Some of the terminology involved when selling or buying a home can be very confusing – for this reason, we’ve compiled a list to help.
At David James, we try to keep it as simple as possible for you. However, you may hear a word or two every now and again which might throw you off completely – especially if you’re a first time buyer.
‘Vendor’ is another term for ‘owner’ or ‘person managing the sale’. The terminology used tends to vary depending on the agent.
Sold Subject to Contract (or SSTC) is a state of sale where an offer has been made, the vendor has accepted but contracts have not been exchanged – meaning either party can drop out of the sale at any time.
An offer has been made but it hasn’t been accepted or rejected by the vendor yet. Estate Agents are obliged to advertise properties as under offer.
A document that describes the agreement under which the property will change hands.
Both the buying and selling parties sign contracts which are then exchanged by their solicitors. The buyer usually pays a deposit at this point and the date of completion is agreed.
A legal title that gives you complete ownership of the land the property is built on.
Ownership of the property but not the ground it is built on. You will usually have to pay a certain amount monthly/annually to the owner of the land (see Ground Rent below)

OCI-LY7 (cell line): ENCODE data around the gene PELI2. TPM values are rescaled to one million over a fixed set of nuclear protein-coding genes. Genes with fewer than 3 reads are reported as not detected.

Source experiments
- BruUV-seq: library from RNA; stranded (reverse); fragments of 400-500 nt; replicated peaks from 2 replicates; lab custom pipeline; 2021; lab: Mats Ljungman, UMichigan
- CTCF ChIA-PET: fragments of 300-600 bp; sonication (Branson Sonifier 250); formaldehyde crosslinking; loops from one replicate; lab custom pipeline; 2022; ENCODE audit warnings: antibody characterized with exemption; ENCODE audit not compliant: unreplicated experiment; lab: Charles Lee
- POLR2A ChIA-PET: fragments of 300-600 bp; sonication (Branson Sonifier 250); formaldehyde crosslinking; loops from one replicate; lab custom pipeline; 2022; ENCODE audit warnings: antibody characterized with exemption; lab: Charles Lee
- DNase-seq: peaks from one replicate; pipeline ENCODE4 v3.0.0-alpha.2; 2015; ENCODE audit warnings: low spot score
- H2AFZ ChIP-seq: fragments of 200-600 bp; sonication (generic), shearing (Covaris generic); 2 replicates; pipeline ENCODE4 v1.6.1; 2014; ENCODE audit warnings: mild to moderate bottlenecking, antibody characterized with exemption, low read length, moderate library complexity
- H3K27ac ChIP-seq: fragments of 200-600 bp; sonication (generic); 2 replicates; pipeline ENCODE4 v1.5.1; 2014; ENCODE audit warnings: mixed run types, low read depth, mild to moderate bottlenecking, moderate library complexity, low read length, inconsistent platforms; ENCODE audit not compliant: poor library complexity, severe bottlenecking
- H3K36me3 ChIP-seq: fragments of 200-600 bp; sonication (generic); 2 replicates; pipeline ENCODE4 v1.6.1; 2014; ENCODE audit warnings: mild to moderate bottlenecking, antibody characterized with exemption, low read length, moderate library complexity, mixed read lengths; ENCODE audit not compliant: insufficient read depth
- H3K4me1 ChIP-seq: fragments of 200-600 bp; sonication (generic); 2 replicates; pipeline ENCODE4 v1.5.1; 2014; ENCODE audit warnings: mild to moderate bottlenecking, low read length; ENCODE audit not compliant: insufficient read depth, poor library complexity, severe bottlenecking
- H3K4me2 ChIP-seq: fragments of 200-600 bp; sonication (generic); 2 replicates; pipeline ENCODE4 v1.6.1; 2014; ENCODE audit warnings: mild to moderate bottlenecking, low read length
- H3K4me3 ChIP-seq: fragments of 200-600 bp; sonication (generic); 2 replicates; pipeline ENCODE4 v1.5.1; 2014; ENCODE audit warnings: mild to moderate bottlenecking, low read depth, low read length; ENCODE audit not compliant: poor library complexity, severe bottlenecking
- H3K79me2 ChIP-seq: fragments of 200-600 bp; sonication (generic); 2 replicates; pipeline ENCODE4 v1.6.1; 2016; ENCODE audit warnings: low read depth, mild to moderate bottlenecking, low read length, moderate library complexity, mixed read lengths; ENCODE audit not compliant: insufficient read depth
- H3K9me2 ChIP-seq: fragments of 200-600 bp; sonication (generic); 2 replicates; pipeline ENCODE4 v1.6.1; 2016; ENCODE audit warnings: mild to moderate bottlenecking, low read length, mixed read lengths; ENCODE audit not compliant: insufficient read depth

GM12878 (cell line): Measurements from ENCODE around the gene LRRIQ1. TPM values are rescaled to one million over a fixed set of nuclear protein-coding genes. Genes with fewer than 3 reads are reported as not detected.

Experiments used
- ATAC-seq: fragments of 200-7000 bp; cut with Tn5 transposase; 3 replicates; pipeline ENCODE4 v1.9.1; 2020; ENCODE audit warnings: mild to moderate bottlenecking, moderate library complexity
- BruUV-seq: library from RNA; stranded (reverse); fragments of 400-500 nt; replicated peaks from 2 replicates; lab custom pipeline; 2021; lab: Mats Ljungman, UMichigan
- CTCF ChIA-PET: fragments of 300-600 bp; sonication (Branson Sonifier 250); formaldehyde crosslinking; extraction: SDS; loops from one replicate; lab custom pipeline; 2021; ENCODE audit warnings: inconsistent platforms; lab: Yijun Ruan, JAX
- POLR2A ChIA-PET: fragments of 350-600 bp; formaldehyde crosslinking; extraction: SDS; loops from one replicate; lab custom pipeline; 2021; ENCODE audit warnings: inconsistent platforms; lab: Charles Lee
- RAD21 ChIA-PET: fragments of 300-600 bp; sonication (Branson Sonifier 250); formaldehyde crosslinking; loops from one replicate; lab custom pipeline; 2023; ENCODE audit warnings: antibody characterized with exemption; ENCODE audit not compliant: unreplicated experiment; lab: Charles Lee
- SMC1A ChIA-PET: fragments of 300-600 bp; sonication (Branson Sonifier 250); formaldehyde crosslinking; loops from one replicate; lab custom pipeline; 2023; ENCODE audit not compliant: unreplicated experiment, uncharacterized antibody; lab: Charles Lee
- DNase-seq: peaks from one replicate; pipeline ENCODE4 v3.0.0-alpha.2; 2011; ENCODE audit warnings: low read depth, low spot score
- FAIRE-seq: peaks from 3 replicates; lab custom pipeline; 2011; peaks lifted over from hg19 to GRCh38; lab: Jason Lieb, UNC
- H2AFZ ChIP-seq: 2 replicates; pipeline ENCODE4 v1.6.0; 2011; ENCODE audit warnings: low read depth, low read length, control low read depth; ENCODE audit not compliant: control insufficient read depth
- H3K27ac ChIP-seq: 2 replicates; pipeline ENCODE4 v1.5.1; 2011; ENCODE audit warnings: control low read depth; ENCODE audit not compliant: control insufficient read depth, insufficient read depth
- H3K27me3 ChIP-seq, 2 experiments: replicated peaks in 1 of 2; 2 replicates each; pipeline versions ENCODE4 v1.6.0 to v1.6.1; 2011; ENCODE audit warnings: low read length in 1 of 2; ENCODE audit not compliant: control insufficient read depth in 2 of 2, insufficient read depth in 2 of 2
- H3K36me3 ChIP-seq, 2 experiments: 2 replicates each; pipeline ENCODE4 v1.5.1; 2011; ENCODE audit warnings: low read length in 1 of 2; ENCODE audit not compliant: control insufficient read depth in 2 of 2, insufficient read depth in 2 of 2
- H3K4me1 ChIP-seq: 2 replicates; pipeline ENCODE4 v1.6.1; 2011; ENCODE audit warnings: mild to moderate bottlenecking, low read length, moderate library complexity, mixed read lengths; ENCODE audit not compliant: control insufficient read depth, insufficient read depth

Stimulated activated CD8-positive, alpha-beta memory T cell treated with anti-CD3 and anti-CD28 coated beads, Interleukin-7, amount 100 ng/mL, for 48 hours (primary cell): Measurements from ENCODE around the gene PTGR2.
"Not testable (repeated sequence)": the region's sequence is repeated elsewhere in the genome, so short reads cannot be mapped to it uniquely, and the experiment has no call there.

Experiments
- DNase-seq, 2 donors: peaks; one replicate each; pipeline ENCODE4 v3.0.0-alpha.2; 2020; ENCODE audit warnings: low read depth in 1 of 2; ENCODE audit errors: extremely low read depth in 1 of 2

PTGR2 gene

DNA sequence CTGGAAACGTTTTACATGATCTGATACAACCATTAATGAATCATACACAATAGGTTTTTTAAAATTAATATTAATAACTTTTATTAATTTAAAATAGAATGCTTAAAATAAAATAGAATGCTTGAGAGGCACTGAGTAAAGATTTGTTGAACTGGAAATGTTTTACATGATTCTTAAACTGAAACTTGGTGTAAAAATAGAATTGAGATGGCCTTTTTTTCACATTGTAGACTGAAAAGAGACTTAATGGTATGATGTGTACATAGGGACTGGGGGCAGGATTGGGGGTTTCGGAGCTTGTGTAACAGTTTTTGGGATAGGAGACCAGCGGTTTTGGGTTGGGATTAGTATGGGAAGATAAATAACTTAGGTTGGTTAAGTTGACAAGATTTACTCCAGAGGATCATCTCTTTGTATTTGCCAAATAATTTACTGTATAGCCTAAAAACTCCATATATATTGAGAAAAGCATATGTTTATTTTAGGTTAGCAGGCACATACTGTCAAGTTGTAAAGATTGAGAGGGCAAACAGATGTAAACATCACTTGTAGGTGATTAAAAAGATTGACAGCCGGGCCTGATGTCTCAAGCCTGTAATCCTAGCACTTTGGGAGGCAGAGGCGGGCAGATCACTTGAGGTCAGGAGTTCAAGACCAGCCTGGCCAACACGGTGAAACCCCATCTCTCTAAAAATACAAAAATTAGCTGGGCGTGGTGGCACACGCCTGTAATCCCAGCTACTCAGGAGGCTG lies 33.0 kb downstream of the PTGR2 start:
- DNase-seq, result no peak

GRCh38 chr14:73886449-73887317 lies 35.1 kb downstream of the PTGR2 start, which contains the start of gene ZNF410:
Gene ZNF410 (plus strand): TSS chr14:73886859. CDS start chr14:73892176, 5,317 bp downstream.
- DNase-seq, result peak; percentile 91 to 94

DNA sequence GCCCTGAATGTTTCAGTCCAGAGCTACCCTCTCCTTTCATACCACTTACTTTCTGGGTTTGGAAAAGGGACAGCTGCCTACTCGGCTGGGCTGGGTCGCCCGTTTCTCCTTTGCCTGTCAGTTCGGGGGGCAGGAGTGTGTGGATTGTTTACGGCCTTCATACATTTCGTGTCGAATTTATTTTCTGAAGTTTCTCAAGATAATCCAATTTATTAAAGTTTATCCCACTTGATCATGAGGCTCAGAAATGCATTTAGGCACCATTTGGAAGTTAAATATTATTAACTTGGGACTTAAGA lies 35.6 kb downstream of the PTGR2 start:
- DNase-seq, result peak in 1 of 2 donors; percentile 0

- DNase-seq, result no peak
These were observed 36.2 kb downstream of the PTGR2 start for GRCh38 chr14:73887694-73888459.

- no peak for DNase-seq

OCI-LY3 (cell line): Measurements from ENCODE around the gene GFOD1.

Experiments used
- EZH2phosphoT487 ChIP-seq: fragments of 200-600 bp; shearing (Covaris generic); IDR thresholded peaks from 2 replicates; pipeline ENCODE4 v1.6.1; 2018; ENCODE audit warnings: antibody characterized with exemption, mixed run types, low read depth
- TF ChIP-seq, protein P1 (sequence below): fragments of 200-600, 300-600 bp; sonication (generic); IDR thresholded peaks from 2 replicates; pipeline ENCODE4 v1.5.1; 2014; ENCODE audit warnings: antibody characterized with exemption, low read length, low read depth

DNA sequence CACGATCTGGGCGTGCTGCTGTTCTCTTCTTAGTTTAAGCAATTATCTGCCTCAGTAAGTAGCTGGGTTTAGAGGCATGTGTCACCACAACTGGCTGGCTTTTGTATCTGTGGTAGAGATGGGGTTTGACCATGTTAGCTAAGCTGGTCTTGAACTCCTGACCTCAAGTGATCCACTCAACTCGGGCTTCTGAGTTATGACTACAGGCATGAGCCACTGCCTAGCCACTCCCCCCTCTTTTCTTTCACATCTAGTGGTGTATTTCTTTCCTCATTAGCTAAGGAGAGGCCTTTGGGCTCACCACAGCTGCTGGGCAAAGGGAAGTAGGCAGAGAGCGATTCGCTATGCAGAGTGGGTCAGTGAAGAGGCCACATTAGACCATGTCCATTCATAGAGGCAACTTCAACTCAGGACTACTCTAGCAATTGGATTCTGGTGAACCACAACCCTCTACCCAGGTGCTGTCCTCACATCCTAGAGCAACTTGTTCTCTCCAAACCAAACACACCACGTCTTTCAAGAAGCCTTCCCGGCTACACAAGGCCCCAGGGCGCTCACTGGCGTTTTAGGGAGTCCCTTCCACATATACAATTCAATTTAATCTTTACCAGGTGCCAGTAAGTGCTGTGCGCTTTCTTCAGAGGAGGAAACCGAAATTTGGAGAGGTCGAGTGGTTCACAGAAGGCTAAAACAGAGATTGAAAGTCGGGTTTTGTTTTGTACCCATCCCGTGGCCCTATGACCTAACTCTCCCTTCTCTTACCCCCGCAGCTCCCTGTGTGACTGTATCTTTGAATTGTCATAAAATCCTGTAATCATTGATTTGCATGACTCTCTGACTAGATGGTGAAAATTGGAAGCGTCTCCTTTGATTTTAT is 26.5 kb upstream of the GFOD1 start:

Paid by the leaseholder to the freeholder. Usually in apartment blocks/flats.
Usually paid to a property management company to maintain the property. For example, blown light bulbs in communal hallways and keeping gardens presentable. This is common in apartment blocks.
Permission granted by the local planning authority (usually the council) for new buildings or change of use of a building.
Usually used to identify if the owner of the property is also the landowner. If the owner of the property is a leaseholder, they only own the property and not the ground it is built on (usually flats/apartments). If freehold, the land is owned as well as the property.
A market appraisal is also known as a valuation. A valuation is used to find out the value of your home and allows the agent to present their marketing strategy. These are usually free varying by estate agent unless it is to be used for a solicitors report (a solicitor requires a written valuation in order to find the value of a property – usually used when assets are trying to be split for a deceased estate or for a divorce).
A tax having to be paid at the point of completion when buying a property. Rates below:
£0 – £125,000: 0% (No Stamp Duty)
£125,001 – £250,000: 1%
£250,001 – £500,000: 3%
£500,000 – £1,000,000: 4%
If you come across any terminology that you are not familiar with that is not in this list, call us on 0115 962 4213 or email email@example.com